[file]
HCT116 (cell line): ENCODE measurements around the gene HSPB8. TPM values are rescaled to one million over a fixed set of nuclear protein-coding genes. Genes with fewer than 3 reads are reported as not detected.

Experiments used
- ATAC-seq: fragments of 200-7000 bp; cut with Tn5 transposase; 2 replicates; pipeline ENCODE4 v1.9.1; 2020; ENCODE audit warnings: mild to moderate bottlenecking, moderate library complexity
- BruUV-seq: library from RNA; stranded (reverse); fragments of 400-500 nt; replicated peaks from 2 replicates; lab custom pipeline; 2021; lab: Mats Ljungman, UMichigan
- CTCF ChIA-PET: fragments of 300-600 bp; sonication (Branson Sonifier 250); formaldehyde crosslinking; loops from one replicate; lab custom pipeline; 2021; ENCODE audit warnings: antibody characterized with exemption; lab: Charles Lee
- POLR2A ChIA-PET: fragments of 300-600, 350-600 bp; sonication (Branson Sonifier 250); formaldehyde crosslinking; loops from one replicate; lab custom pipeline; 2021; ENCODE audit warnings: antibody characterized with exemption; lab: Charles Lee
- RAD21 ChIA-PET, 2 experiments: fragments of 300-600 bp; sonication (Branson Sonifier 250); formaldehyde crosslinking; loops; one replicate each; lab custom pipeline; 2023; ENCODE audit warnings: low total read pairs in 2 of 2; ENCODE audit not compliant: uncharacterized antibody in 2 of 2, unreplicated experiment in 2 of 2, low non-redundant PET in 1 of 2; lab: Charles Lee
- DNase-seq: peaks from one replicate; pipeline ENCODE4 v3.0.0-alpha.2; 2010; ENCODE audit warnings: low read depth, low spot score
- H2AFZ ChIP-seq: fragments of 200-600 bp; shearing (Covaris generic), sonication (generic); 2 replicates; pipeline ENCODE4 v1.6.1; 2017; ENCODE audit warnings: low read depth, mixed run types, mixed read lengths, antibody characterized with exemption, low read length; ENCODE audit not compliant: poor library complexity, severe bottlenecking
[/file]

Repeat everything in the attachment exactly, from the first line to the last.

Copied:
HCT116 (cell line): ENCODE measurements around the gene HSPB8. TPM values are rescaled to one million over a fixed set of nuclear protein-coding genes. Genes with fewer than 3 reads are reported as not detected.

Experiments used
- ATAC-seq: fragments of 200-7000 bp; cut with Tn5 transposase; 2 replicates; pipeline ENCODE4 v1.9.1; 2020; ENCODE audit warnings: mild to moderate bottlenecking, moderate library complexity
- BruUV-seq: library from RNA; stranded (reverse); fragments of 400-500 nt; replicated peaks from 2 replicates; lab custom pipeline; 2021; lab: Mats Ljungman, UMichigan
- CTCF ChIA-PET: fragments of 300-600 bp; sonication (Branson Sonifier 250); formaldehyde crosslinking; loops from one replicate; lab custom pipeline; 2021; ENCODE audit warnings: antibody characterized with exemption; lab: Charles Lee
- POLR2A ChIA-PET: fragments of 300-600, 350-600 bp; sonication (Branson Sonifier 250); formaldehyde crosslinking; loops from one replicate; lab custom pipeline; 2021; ENCODE audit warnings: antibody characterized with exemption; lab: Charles Lee
- RAD21 ChIA-PET, 2 experiments: fragments of 300-600 bp; sonication (Branson Sonifier 250); formaldehyde crosslinking; loops; one replicate each; lab custom pipeline; 2023; ENCODE audit warnings: low total read pairs in 2 of 2; ENCODE audit not compliant: uncharacterized antibody in 2 of 2, unreplicated experiment in 2 of 2, low non-redundant PET in 1 of 2; lab: Charles Lee
- DNase-seq: peaks from one replicate; pipeline ENCODE4 v3.0.0-alpha.2; 2010; ENCODE audit warnings: low read depth, low spot score
- H2AFZ ChIP-seq: fragments of 200-600 bp; shearing (Covaris generic), sonication (generic); 2 replicates; pipeline ENCODE4 v1.6.1; 2017; ENCODE audit warnings: low read depth, mixed run types, mixed read lengths, antibody characterized with exemption, low read length; ENCODE audit not compliant: poor library complexity, severe bottlenecking